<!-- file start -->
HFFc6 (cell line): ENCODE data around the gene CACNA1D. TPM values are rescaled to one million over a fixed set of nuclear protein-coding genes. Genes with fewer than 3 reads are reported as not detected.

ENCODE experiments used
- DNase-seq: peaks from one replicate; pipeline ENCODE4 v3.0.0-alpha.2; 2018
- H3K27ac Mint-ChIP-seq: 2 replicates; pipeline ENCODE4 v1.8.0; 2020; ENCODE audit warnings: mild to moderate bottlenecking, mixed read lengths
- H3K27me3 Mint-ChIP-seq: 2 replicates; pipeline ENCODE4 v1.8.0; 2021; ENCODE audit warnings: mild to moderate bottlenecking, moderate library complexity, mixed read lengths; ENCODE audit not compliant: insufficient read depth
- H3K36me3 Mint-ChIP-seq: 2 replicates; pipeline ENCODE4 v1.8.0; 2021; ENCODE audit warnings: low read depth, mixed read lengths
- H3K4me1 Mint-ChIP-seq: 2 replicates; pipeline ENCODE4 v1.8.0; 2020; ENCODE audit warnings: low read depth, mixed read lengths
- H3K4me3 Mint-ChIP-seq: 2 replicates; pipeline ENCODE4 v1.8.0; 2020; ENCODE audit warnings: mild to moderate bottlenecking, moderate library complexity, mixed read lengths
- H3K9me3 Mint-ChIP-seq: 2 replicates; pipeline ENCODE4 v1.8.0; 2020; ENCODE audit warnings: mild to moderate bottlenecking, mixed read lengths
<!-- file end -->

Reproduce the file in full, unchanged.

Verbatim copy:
HFFc6 (cell line): ENCODE data around the gene CACNA1D. TPM values are rescaled to one million over a fixed set of nuclear protein-coding genes. Genes with fewer than 3 reads are reported as not detected.

ENCODE experiments used
- DNase-seq: peaks from one replicate; pipeline ENCODE4 v3.0.0-alpha.2; 2018
- H3K27ac Mint-ChIP-seq: 2 replicates; pipeline ENCODE4 v1.8.0; 2020; ENCODE audit warnings: mild to moderate bottlenecking, mixed read lengths
- H3K27me3 Mint-ChIP-seq: 2 replicates; pipeline ENCODE4 v1.8.0; 2021; ENCODE audit warnings: mild to moderate bottlenecking, moderate library complexity, mixed read lengths; ENCODE audit not compliant: insufficient read depth
- H3K36me3 Mint-ChIP-seq: 2 replicates; pipeline ENCODE4 v1.8.0; 2021; ENCODE audit warnings: low read depth, mixed read lengths
- H3K4me1 Mint-ChIP-seq: 2 replicates; pipeline ENCODE4 v1.8.0; 2020; ENCODE audit warnings: low read depth, mixed read lengths
- H3K4me3 Mint-ChIP-seq: 2 replicates; pipeline ENCODE4 v1.8.0; 2020; ENCODE audit warnings: mild to moderate bottlenecking, moderate library complexity, mixed read lengths
- H3K9me3 Mint-ChIP-seq: 2 replicates; pipeline ENCODE4 v1.8.0; 2020; ENCODE audit warnings: mild to moderate bottlenecking, mixed read lengths